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OakDOT Talks Safety at Garfield Elementary

OakDOT crews working on a “centerline” safety treatment at 22nd and Foothill, site of a deadly crash earlier this month. Photos: Streetsblog/Rudick

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Editor's note: on Tuesday I published an "Eyes on the Street," about street treatments on Foothill in front of Garfield Elementary in Oakland. After reviewing it and speaking with OakDOT officials, it became clear that I had jumped the gun: the "rapid response" treatments were not finished and important additions are being added. Thereby, my criticisms were not fully warranted. I decided to take down that post and instead use this new post to update/clarify the status of the project.

OakDOT officials and lawmakers met with parents and faculty Thursday morning at Garfield Elementary to discuss emergency work to make streets safer around the school. "We want to go through the improvements, all of the improvements," said Jason Patton with the Safe Streets Division at the City of Oakland. The installations include speed humps, new signs, daylighting, and "centerline dividers" that encourage cars to make more careful turns. "The underlying ideas are to slow drivers down and make pedestrians more visible, to make them safe."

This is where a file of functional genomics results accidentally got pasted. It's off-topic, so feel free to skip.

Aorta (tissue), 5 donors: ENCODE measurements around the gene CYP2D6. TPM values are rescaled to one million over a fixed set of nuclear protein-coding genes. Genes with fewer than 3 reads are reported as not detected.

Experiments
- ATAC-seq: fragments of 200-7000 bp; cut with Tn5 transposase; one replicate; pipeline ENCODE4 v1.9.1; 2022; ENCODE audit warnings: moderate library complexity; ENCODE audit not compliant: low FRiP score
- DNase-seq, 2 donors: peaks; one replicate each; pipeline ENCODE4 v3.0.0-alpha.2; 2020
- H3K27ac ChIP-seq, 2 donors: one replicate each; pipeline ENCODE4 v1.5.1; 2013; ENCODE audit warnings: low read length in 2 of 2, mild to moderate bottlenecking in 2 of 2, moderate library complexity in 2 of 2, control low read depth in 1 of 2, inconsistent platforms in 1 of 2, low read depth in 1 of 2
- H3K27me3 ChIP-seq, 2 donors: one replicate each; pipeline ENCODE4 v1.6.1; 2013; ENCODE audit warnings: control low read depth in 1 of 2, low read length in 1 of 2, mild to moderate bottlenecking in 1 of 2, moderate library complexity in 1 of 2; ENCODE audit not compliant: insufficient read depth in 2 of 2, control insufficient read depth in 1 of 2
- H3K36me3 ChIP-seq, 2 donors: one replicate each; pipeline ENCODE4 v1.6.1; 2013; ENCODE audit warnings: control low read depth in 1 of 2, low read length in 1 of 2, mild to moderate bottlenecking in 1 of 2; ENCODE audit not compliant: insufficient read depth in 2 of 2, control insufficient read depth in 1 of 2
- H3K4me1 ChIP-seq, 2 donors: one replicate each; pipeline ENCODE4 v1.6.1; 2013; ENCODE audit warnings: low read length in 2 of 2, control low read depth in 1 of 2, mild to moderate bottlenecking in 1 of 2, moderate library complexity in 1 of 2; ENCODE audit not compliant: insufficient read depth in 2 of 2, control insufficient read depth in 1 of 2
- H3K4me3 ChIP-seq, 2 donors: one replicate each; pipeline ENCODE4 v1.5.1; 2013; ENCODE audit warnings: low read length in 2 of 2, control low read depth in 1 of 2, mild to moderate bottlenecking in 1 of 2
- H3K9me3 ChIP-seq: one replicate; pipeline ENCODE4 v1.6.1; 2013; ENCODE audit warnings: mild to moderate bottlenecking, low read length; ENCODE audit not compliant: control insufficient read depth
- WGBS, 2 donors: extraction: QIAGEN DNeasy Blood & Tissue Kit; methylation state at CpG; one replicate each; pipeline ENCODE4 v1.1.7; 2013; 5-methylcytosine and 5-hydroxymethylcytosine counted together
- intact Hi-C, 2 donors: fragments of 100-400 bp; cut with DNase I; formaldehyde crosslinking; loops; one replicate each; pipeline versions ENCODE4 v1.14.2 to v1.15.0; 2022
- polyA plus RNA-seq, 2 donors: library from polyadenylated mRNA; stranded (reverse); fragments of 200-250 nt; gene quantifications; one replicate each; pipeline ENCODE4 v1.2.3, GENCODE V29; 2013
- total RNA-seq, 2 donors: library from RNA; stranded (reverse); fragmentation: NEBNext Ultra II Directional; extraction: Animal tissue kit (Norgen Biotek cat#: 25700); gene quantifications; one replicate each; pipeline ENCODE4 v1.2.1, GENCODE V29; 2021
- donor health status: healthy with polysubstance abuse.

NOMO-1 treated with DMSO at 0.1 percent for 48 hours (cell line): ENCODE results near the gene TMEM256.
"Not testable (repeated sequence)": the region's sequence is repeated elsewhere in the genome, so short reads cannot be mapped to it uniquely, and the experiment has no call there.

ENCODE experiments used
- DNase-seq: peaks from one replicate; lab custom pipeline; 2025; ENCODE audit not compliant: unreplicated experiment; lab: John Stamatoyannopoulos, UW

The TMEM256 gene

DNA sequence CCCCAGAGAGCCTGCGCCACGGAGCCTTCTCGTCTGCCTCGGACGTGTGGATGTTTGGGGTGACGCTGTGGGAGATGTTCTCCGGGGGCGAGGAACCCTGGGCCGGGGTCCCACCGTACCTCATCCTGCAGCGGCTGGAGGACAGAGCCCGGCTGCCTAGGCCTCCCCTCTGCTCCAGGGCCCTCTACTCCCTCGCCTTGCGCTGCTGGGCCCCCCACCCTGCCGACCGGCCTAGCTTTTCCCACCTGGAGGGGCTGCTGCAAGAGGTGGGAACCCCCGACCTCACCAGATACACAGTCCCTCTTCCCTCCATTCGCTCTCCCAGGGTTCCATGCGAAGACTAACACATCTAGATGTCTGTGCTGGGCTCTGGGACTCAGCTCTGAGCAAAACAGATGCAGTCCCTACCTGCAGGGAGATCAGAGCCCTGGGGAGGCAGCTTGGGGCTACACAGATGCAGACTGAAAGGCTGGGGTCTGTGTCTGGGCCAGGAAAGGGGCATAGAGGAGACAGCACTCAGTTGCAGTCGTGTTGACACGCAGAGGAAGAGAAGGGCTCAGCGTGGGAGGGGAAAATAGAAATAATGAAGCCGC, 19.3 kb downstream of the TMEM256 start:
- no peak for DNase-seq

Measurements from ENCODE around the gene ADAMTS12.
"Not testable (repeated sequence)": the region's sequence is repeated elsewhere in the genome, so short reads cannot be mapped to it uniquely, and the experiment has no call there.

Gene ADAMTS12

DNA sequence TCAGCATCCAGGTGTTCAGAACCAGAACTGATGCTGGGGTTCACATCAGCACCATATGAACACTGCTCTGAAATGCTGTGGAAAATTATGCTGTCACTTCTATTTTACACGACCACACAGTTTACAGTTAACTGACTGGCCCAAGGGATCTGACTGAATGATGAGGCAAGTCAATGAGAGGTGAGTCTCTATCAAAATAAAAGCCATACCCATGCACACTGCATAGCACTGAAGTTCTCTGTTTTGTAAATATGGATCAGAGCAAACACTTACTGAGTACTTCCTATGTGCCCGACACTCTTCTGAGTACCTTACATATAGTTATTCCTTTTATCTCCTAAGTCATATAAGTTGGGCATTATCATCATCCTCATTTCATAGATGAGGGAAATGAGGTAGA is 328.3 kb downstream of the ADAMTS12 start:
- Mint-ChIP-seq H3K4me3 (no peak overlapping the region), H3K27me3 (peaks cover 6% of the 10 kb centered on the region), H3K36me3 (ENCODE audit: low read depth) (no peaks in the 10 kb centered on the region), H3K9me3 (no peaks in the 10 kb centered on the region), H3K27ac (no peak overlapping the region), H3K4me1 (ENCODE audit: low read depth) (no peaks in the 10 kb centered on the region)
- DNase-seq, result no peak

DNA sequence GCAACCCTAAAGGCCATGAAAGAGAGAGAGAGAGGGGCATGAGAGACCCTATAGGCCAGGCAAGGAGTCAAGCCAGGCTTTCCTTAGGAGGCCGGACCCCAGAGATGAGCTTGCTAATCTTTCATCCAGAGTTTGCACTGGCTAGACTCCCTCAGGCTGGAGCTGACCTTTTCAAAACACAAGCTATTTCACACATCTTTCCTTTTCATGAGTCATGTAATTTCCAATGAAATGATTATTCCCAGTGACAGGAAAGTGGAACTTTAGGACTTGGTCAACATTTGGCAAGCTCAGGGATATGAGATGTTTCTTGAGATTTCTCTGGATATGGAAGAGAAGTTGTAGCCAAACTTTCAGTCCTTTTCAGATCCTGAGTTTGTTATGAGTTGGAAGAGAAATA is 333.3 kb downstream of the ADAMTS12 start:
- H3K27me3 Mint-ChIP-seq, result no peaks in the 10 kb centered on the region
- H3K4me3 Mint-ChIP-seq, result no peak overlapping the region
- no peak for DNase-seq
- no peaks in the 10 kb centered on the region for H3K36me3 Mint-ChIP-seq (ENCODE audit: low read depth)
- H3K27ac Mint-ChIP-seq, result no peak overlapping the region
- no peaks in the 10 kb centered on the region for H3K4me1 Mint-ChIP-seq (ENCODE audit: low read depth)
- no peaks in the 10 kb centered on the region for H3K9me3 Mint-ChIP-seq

The meeting at Garfield
The meeting at Garfield
The meeting at Garfield

Streetsblog readers will recall that on Oct. 1, a motorist killed Huong Truong, who was crossing Foothill Boulevard at 22nd, just outside the school. Earlier reports said it was a hit-and-run; Sean Fleming, a police official at the meeting, said the driver didn't flee, but was unlicensed. He added that it's now up to the district attorney whether or not to bring charges.

OakDOT officials handed out a flyer to show the work currently underway:

Safety-ImprovementFoothill

"Work noted in orange is work completed in the last two weeks," explained Patton. "In green is what we’ve committed to do by end of calendar year." Blue, the last category, will take more money, but the idea is to figure out how much and get ready to install those as well, albeit over a longer time frame.